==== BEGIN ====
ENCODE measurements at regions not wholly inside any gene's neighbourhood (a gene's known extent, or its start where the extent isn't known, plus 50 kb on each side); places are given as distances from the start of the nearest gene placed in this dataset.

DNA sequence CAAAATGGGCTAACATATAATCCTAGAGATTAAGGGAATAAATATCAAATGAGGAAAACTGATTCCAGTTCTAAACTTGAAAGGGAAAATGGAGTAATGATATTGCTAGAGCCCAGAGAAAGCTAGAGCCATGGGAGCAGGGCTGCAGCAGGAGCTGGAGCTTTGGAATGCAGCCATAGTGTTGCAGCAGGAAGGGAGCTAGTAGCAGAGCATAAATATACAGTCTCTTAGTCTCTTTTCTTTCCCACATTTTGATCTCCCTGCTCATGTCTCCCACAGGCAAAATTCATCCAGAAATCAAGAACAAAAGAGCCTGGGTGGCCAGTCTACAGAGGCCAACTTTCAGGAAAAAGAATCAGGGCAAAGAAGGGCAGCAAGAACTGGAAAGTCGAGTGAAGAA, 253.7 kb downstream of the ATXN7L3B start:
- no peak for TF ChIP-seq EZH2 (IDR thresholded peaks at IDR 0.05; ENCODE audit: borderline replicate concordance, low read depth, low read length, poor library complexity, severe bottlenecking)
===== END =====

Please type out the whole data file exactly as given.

ENCODE measurements at regions not wholly inside any gene's neighbourhood (a gene's known extent, or its start where the extent isn't known, plus 50 kb on each side); places are given as distances from the start of the nearest gene placed in this dataset.

DNA sequence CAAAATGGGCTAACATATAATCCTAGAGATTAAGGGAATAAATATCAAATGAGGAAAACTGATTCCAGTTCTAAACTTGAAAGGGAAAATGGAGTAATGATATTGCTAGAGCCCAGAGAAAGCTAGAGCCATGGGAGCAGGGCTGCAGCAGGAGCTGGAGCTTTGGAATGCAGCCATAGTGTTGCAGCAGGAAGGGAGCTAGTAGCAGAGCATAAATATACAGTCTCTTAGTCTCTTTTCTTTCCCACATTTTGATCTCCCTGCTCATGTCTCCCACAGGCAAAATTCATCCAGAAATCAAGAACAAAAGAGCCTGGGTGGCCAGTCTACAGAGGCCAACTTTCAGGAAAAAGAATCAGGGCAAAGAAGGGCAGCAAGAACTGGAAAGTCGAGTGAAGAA, 253.7 kb downstream of the ATXN7L3B start:
- no peak for TF ChIP-seq EZH2 (IDR thresholded peaks at IDR 0.05; ENCODE audit: borderline replicate concordance, low read depth, low read length, poor library complexity, severe bottlenecking)